Members of Marine Corps Systems Command’s Force Protection Systems team hands off the Biometric Enrollment and Screening Device to Command and Control Training and Education Center of Excellence, called C2TECOE, July 22 on Marine Corps Base Quantico, Va. The FPS team includes (from left) Mark Collette; Harry Downey, FPS product manager; Tom Binkley; Sarah Longava, team lead for FPS Identification and Detection Systems; Anthony Rico and Dick McDonough. Receiving the BESD is Bryan Smith, Branch Head for the Marine Air-Ground Task Force Staff Training Program at C2TECOE. Not pictured are Ilich Bello, senior program analyst for I&DS, and Fred Kegler, lead logistician for I&DS. (Photo by Bill Johnson-Miles U.S. Marine Corps)


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August 20, 2013 --
Marine Corps Systems Command has made it easier for Marines to tell the bad guys from the good guys. Within six months after receiving an Urgent Statement of Need, MCSC’s Force Protection Systems team, under Marine Air-Ground Task Force Command, Control and Communications, also called MC3, coordinated with the Army to field the Biometric Enrollment and Screening Device to warfighters in Afghanistan.

The BESD system is an ultra lightweight, ruggedized, handheld portable device that collects and stores biometrics information. It compares and matches fingerprints, iris images and facial photos against an internal biometric database to identify individuals encountered on the battlefield. It is an enabler in the areas of detainee management and questioning, base access, counterintelligence screening, border control and law enforcement.

“The BESD provides Marines the ability to identify friendly or neutral individuals’ true identities while denying the enemy anonymity,” said Ilich Bello, FPS senior program analyst. “It supports the biometric enterprise requirement to capture forensic-quality rolled fingerprints, and meets Department of Defense and FBI standards.”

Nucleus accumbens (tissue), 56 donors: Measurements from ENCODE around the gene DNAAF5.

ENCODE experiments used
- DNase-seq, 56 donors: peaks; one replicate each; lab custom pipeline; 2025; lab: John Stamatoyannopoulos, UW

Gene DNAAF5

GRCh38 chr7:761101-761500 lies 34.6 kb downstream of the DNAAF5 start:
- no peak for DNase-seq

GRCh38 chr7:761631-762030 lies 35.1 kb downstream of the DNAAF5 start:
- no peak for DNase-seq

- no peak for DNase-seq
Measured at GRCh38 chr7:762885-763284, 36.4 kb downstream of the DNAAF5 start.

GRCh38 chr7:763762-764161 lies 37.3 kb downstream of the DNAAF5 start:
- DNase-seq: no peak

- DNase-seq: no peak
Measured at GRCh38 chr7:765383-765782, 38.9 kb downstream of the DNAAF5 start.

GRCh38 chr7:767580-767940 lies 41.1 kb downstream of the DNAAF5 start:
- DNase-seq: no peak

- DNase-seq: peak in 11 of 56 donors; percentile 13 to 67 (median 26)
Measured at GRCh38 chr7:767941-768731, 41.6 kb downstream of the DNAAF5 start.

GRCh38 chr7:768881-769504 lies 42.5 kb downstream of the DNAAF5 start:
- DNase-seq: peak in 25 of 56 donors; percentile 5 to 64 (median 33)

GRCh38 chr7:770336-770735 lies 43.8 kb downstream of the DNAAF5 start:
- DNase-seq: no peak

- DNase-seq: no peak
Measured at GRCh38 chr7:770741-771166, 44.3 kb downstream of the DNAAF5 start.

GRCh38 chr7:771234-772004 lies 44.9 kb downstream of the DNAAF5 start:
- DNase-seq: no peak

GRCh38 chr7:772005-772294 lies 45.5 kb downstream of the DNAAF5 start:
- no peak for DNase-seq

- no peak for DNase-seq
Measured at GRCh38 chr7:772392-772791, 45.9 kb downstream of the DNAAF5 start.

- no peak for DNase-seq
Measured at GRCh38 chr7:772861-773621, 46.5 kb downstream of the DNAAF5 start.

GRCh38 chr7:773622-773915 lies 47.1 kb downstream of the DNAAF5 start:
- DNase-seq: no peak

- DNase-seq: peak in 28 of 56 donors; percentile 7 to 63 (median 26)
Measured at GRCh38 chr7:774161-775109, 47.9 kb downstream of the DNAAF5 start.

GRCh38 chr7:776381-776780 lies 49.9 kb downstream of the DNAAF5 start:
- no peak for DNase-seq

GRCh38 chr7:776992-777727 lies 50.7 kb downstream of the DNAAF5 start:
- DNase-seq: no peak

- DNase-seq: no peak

According to FPS authorities, for the past 12 months more than 2,000 Marines and coalition warfighters have received BESD training, and in turn, they have enrolled about 19,000 persons of interest resulting in more than 300 placed on a watch list.

The early assets were fielded as “theater-provided equipment, as an interim and immediate fielding solution,” said Sarah Longava, Identification and Detection Systems team lead for FPS.

On May 30, the MC3 program manager approved the fielding of the BESD assets to Marine units as a formal fielding. Since then the new biometric devices have been fielded to I, II and III Marine Expeditionary Forces, and to the Command and Control Training and Education Center of Excellence on Marine Corps Base Quantico, Va.

“The successful fielding decision culminates more than a year's worth of hard work by all members of FPS to stand-up an acquisition program to ensure that the fielded capability is safe, suitable and supportable,” Bello said.

“The primary accomplishment was the team’s ability to facilitate rapid procurement and fielding of BESD assets through the Army Biometrics Program Office,” Longava added. “Thanks to extensive negotiations in establishing a memorandum of agreement with the Army, all the entities and stakeholders worked together to devise a plan to ensure the system was deployed. We are very proud to have met our customer’s expectations in providing an upgraded capability for biometrics collection.”